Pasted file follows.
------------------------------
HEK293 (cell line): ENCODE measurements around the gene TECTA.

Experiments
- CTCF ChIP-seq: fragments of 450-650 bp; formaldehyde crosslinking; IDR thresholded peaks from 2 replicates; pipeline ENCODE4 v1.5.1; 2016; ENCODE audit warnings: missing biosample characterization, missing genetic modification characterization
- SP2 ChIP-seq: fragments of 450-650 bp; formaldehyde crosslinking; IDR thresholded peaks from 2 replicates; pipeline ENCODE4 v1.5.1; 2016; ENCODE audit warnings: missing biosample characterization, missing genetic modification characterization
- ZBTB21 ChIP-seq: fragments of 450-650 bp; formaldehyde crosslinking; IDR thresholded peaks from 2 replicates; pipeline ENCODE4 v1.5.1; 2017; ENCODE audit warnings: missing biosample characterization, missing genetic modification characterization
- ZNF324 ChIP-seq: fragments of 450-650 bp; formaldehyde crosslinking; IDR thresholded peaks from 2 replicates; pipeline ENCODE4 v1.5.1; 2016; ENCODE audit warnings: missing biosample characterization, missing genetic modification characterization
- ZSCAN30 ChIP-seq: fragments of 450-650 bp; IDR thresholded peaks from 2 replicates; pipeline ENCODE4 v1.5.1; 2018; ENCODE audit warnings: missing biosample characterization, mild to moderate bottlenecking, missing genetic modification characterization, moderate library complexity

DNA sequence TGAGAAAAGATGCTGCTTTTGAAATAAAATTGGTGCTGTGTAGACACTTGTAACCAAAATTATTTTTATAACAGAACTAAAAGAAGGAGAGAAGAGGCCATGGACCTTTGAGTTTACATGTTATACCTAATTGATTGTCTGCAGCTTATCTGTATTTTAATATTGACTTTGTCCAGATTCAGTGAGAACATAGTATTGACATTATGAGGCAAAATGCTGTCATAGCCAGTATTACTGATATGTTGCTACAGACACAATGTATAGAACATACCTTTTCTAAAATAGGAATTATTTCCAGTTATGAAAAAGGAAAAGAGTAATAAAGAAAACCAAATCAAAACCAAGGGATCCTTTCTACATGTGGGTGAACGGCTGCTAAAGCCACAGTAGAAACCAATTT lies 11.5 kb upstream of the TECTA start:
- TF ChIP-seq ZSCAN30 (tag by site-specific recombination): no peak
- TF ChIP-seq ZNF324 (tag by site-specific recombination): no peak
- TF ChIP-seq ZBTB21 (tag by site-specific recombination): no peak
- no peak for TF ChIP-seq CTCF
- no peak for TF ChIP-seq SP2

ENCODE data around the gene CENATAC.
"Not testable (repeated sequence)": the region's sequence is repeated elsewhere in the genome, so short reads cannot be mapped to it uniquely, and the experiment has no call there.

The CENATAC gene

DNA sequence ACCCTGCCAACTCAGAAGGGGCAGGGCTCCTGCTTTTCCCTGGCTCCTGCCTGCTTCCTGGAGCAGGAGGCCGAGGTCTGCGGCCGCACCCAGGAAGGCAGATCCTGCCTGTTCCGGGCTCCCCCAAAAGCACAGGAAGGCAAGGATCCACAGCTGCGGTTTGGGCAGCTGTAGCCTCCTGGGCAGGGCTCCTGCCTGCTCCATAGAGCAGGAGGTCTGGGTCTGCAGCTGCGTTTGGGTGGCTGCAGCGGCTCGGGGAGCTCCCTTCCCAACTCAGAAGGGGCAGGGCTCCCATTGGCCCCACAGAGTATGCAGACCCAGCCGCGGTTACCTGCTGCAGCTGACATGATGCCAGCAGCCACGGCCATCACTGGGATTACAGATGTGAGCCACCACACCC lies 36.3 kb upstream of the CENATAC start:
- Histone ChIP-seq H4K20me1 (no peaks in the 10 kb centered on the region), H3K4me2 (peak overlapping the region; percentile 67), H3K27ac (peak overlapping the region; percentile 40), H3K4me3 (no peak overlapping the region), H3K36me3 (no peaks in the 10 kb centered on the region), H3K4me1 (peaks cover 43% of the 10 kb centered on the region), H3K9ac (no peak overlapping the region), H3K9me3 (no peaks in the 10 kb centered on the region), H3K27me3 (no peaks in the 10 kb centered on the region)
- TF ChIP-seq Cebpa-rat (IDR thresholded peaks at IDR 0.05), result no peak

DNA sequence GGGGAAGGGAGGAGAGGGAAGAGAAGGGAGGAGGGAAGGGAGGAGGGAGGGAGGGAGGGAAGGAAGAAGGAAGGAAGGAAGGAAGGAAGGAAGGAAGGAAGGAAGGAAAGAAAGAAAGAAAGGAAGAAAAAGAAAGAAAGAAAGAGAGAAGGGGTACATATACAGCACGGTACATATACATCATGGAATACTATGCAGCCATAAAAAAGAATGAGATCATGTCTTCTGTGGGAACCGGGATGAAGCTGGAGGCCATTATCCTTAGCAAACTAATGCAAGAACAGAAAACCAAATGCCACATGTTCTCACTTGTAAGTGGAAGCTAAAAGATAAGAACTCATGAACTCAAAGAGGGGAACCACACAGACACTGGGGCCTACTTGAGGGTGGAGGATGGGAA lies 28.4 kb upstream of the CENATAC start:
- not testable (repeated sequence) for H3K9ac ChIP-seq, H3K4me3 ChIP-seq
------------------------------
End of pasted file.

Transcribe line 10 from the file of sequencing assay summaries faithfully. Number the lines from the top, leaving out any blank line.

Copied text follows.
- TF ChIP-seq ZNF324 (tag by site-specific recombination): no peak